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The Sensorites: Strangers in Space – A Perfect Example of 1960s Horror?

With the TARDIS lock stolen, the Doctor and his companions are trapped on a spaceship – seemingly crewed by the dead and forever circling the mysterious Sense-Sphere… See, it sounds great, doesn’t it? And yet general wisdom will have you believe that The Sensorites is, if not a complete stinker, certainly no better than average.
Nonsense, of course: this six-part adventure is an enjoyable and thought-provoking drama, apparently inspired by a prisoner-of-war camp in the Second World War.
In all truth, I can see why some find it a dull tale. There’s not an overwhelming force attacking from all angles. It’s a story about distrust, exacerbated by the water being poisoned. It’s fragmented and throws an abundance of ideas into the mix. You could argue there’s too much story to confine it to simply six episodes. Nonetheless, many say the six we’ve got are boring.
Now, however, isn’t the time to pick apart The Sensorites in its entirety; that’s because it feels like two stories. Once we get down to the Sense-Sphere, this is a theatrical production. I might even go as far as saying it’s a Shakespearian play. The first two episodes – Strangers in Space and The Unwilling Warriors (a baffling title if there ever was one) – is solid sci-fi.
In fact, I’d say Strangers in Space in particular is one of the finest examples of 1960s TV science fiction in existence.

Sci-fi is experimental. You might think it’s all about time travel and space-stations and robots, but that’s a small sample of what’s on offer. A favourite book of mine is Ray Bradbury’s Fahrenheit 451: so important was this novel to me that it changed my way of thinking. It’s about a dystopian world in which books are burned, for fear they might offend. It’s a stunning vision, genuinely unsettling, and makes you see society in a different way. That’s a fine example of sci-fi, experimenting and exploring, taking the world around us and finding something disturbing within.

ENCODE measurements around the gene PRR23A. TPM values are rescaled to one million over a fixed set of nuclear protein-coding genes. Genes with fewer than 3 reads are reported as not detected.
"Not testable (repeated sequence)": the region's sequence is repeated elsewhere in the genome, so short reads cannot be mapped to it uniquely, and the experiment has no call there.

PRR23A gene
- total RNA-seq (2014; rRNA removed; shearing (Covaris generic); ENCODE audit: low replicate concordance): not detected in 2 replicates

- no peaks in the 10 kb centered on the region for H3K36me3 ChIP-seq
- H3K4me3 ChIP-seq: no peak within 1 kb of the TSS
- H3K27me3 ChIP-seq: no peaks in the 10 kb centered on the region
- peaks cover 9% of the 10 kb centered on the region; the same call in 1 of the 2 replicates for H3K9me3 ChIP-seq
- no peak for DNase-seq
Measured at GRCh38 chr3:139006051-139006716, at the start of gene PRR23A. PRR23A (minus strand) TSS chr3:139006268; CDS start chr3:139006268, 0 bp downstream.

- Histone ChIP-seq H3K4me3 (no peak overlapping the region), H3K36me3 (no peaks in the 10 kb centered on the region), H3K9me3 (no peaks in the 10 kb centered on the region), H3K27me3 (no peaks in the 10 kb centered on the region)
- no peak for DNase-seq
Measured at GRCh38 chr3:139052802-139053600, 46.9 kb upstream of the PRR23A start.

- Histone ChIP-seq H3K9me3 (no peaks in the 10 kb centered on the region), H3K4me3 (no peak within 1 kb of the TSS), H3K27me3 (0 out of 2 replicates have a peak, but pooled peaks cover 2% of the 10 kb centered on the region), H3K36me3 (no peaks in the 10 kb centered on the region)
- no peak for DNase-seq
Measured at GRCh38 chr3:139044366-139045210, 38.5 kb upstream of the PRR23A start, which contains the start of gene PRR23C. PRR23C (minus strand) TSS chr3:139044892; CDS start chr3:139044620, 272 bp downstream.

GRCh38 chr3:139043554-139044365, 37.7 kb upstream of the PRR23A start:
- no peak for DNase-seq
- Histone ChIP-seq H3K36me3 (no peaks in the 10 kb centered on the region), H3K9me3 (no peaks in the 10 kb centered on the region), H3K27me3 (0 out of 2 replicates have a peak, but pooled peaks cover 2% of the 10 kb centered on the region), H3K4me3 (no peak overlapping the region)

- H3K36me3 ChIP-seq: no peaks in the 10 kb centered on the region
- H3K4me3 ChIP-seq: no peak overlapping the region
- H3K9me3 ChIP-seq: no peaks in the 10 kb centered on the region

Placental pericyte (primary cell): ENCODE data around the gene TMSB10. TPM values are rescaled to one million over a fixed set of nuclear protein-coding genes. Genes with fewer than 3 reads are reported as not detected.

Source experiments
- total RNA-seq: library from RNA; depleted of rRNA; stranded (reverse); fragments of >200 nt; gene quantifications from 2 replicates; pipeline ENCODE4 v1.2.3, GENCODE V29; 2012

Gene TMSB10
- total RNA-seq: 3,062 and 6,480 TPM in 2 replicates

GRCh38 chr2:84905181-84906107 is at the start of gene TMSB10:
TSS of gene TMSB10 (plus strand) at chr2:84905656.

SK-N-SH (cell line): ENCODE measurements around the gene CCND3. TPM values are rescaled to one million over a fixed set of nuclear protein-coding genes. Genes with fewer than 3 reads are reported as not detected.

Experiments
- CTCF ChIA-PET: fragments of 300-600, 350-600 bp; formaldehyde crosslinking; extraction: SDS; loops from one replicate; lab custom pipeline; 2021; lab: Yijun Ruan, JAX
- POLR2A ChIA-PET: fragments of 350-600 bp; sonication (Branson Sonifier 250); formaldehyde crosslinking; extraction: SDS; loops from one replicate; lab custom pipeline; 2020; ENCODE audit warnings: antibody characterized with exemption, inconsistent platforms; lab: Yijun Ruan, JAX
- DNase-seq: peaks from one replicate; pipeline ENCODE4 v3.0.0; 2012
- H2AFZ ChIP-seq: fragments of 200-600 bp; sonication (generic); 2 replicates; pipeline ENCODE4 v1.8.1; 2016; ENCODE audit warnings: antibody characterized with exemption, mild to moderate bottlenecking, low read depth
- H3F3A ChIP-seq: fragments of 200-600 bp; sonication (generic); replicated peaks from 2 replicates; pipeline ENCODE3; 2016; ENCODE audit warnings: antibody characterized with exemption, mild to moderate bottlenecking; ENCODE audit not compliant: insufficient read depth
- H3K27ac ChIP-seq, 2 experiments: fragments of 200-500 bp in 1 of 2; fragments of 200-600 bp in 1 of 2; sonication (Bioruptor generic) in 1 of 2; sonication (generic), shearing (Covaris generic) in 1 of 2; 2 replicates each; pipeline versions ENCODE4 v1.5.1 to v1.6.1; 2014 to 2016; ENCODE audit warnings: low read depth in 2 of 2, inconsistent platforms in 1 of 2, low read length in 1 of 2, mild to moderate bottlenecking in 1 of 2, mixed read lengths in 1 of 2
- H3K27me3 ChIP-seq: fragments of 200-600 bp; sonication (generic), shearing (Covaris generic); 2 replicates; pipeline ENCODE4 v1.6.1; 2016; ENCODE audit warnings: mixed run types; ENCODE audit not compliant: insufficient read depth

Look at some of the best sci-fi productions of the 1960s. 2001: A Space Odyssey. The Time Machine. The Day of the Triffids. Voyage to the Bottom of the Sea. The Invaders. Sure, sci-fi can mould into any shape, but its most successful ingredient is horror. It should scare you. Often, it scares because it does show a distillation of our cultures. It unveils something nasty, as a warning to us.
Strangers in Space is a claustrophobic, tense thriller, where the enemy is attacking on all sides – including from within.
While the Doctor (William Hartnell), Barbara Wright (Jacqueline Hill), Susan (Carole Ann Ford), and Ian Chesterton (William Russell) soon discover the dead crew aren’t as deceased as they initially thought, it becomes clear that they were instead put into something like a coma. Their attackers, the as-yet-unseen Sensorites can invade our minds and put us into a state resembling death; but crucially, they won’t kill. We see this when we encounter John, played wonderfully by Stephen Dartnell, who, as we later find out, has learnt a secret about what’s happening on the Sense-Sphere. The aliens, however, elect to put him in a constant state of fear, making him lose his mind.
And that’s one of our great horrors: losing ourselves. Even John’s lover, Carol (Ilona Rodgers) dare not get too close, worried about what he’ll do.

So what do the other humans do? They lock him out. They shove him in another section of the station and try their best to ignore his trauma. It’s an unsettling proposition, made worse because it’s a fiction that rings of truth. Our understanding of mental health might have advanced a lot since the days of the “madhouse”, yet you can draw an unnerving link between John’s behaviour and those of, say, Peter Streete, the Globe’s architect in The Shakespeare Code (2007). Whereas Bethlem Hospital, as seen in the Tenth Doctor serial, portrayed madness as a form of entertainment – “Does my Lord Doctor wish for some entertainment while he waits? I’d whip these madmen; they’ll put on a good show for you” – The Sensorites shows mental illness as something we largely overlook. (Writer, Peter R. Newman might’ve experienced this first-hand during the Second World War, when he served as a pilot in Burma; it further influenced his Hammer Horror film, Yesterday’s Enemy.)